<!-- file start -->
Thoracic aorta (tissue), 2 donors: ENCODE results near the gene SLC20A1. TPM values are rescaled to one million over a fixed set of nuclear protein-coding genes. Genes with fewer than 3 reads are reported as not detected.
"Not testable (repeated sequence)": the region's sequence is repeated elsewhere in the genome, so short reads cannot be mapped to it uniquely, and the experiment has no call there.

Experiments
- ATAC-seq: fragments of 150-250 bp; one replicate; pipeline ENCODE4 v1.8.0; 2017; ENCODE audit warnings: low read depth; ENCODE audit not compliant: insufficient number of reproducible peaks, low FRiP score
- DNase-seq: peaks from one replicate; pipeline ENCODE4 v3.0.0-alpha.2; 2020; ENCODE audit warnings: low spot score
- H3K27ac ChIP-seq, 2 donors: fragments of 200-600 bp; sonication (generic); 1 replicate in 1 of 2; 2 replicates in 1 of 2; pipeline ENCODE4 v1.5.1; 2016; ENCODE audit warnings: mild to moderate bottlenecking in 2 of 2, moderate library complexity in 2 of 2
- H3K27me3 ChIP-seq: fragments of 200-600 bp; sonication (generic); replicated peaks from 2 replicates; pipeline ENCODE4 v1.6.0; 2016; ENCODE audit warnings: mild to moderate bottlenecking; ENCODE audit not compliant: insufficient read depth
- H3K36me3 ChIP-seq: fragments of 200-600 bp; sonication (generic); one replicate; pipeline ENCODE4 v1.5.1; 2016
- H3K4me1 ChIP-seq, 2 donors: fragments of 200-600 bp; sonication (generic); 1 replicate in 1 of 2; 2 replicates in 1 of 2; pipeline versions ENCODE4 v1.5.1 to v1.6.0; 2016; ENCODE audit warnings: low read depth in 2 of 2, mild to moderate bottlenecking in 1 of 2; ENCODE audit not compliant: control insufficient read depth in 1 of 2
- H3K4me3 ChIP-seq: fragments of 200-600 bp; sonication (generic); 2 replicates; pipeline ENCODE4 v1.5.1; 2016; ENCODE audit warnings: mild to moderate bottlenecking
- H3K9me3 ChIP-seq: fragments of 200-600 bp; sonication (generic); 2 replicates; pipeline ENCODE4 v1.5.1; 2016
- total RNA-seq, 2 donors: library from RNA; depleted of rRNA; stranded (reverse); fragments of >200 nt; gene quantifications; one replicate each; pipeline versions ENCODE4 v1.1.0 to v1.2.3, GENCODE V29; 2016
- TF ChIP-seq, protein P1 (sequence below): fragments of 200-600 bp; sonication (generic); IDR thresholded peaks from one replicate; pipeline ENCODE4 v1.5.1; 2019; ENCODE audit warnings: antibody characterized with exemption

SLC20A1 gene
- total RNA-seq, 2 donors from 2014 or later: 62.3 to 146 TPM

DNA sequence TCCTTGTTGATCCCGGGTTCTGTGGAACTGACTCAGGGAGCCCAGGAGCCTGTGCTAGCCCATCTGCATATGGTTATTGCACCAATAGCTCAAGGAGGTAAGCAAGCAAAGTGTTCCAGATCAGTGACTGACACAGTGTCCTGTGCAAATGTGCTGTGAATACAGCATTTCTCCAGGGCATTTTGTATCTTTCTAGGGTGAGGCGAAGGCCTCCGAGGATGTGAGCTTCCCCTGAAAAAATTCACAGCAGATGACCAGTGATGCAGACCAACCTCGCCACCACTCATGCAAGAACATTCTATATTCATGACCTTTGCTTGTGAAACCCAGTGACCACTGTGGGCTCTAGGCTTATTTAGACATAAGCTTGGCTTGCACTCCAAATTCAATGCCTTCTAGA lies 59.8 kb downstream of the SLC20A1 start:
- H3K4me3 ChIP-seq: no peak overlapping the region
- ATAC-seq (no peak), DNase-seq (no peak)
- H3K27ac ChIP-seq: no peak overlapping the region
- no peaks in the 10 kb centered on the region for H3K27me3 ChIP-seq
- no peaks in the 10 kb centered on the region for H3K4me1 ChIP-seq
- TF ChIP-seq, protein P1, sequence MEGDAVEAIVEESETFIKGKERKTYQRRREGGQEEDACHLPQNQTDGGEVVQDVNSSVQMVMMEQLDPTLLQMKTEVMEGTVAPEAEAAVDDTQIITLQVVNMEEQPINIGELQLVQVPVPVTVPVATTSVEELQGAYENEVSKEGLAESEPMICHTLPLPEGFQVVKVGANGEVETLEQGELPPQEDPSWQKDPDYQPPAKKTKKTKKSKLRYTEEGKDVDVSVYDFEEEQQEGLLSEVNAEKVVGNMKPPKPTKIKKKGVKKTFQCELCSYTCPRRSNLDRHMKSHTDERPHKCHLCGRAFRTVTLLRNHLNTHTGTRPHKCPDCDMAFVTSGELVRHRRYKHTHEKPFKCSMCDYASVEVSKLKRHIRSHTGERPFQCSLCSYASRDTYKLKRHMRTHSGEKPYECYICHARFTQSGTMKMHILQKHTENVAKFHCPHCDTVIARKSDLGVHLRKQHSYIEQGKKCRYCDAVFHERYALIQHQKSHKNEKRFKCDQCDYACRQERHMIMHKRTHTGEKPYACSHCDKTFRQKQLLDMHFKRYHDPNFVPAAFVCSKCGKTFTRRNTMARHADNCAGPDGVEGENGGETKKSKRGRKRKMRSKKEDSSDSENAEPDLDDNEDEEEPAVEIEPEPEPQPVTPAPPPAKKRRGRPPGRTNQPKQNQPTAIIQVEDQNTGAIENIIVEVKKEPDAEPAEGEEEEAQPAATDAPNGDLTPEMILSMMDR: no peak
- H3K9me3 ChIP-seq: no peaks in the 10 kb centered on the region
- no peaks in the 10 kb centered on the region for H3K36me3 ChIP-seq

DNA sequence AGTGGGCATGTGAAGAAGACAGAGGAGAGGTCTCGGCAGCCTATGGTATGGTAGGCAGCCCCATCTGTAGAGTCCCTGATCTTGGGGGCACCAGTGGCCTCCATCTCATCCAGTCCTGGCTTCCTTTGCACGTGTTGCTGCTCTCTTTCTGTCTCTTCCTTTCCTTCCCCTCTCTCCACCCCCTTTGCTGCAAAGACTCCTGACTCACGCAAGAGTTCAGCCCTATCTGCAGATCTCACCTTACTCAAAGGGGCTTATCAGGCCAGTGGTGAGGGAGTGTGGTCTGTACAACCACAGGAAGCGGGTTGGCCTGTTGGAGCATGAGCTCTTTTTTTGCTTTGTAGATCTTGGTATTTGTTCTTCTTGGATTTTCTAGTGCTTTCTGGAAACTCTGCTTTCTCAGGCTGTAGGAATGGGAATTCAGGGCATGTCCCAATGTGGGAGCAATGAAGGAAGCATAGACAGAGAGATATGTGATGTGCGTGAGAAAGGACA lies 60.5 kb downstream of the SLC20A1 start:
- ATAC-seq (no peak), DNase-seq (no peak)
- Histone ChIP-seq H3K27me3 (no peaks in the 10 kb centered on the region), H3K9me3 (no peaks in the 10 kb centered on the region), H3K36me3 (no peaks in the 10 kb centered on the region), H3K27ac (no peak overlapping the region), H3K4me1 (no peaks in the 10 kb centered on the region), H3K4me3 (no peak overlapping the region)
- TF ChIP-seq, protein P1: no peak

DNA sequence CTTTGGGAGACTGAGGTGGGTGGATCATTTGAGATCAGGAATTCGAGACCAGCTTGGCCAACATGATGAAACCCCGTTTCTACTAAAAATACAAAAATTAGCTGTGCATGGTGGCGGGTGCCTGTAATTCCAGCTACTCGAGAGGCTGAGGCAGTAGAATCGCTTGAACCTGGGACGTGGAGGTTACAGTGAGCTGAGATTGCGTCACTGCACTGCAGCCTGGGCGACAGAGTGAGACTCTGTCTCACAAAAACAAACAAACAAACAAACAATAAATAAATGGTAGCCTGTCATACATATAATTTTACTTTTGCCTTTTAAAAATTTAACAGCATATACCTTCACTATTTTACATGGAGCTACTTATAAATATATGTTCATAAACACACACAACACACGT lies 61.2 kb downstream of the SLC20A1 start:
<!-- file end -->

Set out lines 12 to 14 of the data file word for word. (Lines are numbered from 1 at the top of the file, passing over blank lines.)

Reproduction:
- total RNA-seq, 2 donors: library from RNA; depleted of rRNA; stranded (reverse); fragments of >200 nt; gene quantifications; one replicate each; pipeline versions ENCODE4 v1.1.0 to v1.2.3, GENCODE V29; 2016
- TF ChIP-seq, protein P1 (sequence below): fragments of 200-600 bp; sonication (generic); IDR thresholded peaks from one replicate; pipeline ENCODE4 v1.5.1; 2019; ENCODE audit warnings: antibody characterized with exemption

SLC20A1 gene